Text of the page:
SOCESP data reveal an upward trend in dyslipidemia among children and adolescents

The lack of physical activity and diet that is poor in nutrients and rich in saturated fat can promote a true epidemic of high cholesterol (dyslipidemia) in childhood and adolescence. Observational data from the NHANES study (The National Health and Nutrition Examination Survey) estimated a 7.8% incidence of increased total cholesterol in children and adolescents aged between 8 and 17 years. In this analysis, approximately one in five children and adolescents aged 8-17 years had some lipid change (total cholesterol, HDL-C or non-HDL-C).

The Brazilian study ERICA (Study of cardiovascular risks in adolescents) evaluated data from Brazilian youth aged between 12 and 17 years. Lipid changes were defined as LDL-C ≥ 100 mg / dL, HDL-C <45 mg / dL and triglycerides (TG) ≥ 100 mg / dL. Out of a total of 38,069 included adolescents, more than 24,000 had at least one abnormal lipid profile value (64.7%) and 3.7% had changes in the three parameters. The most common combination of lipid diseases was the presence of high triglycerides and low HDL-C. As expected, the higher the body mass index for adolescents, the greater the incidence of combined lipid disorders.

LDL is responsible for the formation of fatty plaques – in the arteries, inhibits blood flow and increases the risk of heart attack and stroke. HDL, on the other hand, prevents cardiovascular disease (CVDs) by reducing plaque accumulation. The country’s population consists of 70 million children and young people, representing 33% of Brazilians.

Obesity, high blood pressure, physical inactivity and smoking are among the risk factors for the installation of atherosclerotic disease – which is the accumulation of cholesterol plaque on the walls of the arteries. It causes obstruction of the blood flow and creates an ideal scenario for cardiovascular disease. The development of cardiovascular risk factors and metabolic diseases in childhood results in a loss of cardiovascular health in adulthood, along with weight gain and obesity.

And the number of overweight people between the ages of 2 and 19 has increased over the last four decades: North American data over the past decade indicate that 17% of individuals in this age group are obese and 15% are overweight. Young people with obesity have significantly lower lipid profiles (higher total cholesterol, LDL-c and triglycerides and lower HDL-c), higher blood pressure (BP), glucose and insulin concentrations than their non-obese peers.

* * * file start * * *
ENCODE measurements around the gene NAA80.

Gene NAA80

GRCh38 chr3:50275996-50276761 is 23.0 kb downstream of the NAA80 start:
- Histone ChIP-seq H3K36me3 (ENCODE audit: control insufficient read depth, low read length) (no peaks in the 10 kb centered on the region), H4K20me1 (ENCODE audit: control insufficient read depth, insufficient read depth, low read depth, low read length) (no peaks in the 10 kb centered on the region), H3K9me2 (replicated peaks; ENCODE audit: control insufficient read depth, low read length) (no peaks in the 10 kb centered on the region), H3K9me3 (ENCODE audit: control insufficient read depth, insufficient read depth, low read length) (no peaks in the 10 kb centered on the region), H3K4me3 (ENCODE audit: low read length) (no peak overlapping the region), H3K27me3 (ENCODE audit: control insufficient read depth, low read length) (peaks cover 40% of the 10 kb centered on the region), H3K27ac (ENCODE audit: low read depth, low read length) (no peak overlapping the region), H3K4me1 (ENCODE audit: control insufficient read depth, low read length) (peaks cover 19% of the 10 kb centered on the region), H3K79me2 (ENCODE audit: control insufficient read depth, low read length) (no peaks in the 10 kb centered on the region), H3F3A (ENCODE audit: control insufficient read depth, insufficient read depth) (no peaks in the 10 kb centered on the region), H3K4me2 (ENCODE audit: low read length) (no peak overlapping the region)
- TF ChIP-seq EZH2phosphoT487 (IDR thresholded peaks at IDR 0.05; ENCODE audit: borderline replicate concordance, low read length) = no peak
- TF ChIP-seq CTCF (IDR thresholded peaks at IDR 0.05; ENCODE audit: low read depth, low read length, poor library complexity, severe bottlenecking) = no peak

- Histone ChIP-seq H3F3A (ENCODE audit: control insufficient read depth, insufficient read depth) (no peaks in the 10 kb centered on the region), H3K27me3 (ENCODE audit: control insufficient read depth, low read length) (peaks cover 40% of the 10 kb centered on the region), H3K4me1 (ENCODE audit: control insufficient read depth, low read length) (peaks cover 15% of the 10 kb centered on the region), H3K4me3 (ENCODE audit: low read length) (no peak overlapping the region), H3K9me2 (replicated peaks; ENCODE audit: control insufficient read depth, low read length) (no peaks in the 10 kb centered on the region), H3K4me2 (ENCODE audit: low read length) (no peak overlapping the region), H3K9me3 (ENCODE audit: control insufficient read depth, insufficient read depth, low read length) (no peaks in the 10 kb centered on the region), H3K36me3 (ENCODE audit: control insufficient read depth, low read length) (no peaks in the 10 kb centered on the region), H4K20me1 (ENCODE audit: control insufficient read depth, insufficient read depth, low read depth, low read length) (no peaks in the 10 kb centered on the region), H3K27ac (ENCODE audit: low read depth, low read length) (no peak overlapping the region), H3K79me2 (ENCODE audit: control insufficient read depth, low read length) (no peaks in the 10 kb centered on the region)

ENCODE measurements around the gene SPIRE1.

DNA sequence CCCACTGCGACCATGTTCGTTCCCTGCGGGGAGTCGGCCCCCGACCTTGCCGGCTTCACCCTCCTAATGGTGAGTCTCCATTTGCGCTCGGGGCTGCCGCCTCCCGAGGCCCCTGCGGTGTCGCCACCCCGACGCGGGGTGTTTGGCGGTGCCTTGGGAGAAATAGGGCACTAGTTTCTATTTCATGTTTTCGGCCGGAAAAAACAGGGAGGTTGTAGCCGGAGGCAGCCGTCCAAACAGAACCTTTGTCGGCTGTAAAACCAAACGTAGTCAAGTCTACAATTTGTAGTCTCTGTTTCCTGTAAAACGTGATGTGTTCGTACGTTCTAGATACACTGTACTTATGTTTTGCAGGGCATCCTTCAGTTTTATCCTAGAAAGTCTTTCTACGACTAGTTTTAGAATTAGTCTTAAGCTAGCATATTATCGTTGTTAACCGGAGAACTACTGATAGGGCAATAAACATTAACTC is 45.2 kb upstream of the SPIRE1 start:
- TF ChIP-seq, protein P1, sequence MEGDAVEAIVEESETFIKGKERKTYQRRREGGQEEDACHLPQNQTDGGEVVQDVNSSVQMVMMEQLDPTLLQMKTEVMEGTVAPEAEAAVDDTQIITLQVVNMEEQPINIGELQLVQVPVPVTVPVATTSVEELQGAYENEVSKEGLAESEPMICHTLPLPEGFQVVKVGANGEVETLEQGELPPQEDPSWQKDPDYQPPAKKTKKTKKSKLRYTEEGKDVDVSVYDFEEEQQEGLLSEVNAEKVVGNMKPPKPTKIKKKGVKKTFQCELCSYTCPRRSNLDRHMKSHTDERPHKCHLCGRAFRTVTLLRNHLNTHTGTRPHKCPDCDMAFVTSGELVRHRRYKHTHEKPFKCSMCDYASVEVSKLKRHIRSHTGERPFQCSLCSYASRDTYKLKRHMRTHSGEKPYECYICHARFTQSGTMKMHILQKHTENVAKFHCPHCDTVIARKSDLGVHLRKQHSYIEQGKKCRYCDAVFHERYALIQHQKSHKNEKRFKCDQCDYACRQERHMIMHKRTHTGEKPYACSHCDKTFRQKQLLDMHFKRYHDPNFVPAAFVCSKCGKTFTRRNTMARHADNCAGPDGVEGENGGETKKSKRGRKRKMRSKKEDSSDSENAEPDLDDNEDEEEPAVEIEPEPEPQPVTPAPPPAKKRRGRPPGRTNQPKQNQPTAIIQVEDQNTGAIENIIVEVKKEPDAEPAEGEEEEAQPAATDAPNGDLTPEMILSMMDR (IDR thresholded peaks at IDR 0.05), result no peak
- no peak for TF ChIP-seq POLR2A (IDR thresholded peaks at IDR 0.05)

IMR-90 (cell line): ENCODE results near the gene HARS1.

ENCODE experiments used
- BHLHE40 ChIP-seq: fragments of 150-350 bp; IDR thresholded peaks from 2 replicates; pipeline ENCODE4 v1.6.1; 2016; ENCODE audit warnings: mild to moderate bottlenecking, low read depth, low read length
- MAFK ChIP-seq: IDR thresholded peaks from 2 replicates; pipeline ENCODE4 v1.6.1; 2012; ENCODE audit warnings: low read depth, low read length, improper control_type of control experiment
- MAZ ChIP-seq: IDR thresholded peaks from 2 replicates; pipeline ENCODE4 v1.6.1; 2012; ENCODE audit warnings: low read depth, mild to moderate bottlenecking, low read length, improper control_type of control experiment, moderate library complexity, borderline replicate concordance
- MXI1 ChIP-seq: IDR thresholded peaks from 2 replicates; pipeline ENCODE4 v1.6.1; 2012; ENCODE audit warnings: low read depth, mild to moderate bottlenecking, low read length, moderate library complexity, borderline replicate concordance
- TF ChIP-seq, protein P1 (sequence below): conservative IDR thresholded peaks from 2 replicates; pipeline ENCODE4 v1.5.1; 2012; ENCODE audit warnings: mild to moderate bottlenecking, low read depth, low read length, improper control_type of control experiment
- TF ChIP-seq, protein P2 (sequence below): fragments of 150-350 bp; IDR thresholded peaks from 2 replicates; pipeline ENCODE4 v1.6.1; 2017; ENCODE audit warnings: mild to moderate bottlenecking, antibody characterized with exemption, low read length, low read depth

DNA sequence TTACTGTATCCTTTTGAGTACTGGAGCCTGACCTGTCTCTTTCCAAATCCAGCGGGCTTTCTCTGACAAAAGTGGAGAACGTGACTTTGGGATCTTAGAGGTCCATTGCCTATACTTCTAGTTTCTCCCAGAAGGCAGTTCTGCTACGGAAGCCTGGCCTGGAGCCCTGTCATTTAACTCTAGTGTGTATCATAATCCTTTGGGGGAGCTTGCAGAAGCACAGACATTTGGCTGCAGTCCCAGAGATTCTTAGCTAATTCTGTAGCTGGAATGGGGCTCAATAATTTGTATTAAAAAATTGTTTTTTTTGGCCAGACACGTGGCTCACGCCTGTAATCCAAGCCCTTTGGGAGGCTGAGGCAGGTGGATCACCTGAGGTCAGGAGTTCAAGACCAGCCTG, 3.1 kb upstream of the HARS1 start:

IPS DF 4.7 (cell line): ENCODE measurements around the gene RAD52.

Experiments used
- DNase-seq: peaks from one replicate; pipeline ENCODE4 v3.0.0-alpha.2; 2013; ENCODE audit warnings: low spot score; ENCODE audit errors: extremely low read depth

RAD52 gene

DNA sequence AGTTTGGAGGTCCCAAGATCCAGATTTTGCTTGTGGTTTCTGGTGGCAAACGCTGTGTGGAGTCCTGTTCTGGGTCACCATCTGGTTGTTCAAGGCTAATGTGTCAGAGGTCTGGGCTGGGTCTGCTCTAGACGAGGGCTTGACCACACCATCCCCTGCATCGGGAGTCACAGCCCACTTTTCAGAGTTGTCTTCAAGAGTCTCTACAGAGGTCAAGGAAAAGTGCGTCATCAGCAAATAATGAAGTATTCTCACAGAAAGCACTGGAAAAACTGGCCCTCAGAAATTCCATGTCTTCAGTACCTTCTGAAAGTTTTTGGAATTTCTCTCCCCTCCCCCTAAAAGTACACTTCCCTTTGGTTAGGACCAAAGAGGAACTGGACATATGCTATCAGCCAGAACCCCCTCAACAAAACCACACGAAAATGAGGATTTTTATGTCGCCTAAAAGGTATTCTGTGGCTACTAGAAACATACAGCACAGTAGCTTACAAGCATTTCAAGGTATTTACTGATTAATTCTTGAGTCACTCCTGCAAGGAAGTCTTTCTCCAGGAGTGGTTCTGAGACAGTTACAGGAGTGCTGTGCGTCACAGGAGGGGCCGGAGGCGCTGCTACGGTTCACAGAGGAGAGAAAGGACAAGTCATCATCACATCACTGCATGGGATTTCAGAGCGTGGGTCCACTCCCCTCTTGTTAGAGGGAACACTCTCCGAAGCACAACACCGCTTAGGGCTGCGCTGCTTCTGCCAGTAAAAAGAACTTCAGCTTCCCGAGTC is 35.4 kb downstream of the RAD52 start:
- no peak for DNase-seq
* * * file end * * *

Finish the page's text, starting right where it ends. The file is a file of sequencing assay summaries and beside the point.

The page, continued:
“If before, dyslipidemia in children was mainly due to genetic causes such as familial hypercholesterolemia (which is a genetic change characterized by an increase in cholesterol at the expense of LDL-c, in addition to being the most common and associated with a high risk of cardiovascular events in adults). ), deterioration of diet, sedentary lifestyle and increasing obesity at this stage of life, are crucial factors for the increase in metabolic risk, characterized by high triglyceride levels and low HDL-c “, says cardiologist Ana. Paula Marte Chacra, who will give a lecture on atherosclerosis in children and adolescents at the 42nd Congress of Cardiology at SOCESP, which takes place on 16, 17 and 18 June at the Transamerica Expo Center, in São Paulo. “This is an extremely relevant issue because we have seen a significant increase in the case of dyslipidemia in pediatric clinics. “

Future

The concern with the theme is justified: a study conducted by the North American Studies Center Bogalusa heart examination showed that about 50% of children with abnormal lipid values ​​perpetuate the abnormality in adulthood. “Most dyslipidemias start in childhood or adolescence and therefore it is important to identify them followed by early treatment to reduce future cardiovascular risks in these individuals.”

According to the cardiologist, it is first and foremost important to identify severe dyslipidemias that require the use of drugs. “A recent study has shown that statins, taken when needed since childhood, were associated with a reduction in the progression of atherosclerosis in children with familial hypercholesterolemia,” says Ana Paula. But in the vast majority of cases – whether it is with high cholesterol or high triglycerides in this age group – it is possible to regulate the indices through healthy lifestyle habits, including diet and physical activity. “It is the cheapest, most effective and without contraindications medicine to really suffocate the disease in the bud.”

Service:

42nd Congress of Cardiology in SOCESP

Date of the event: June 16-18, 2022

Place: Transamerica Expo Center, Sao Paulo / SP

Information: http://socesp2022.socesp.org.br/

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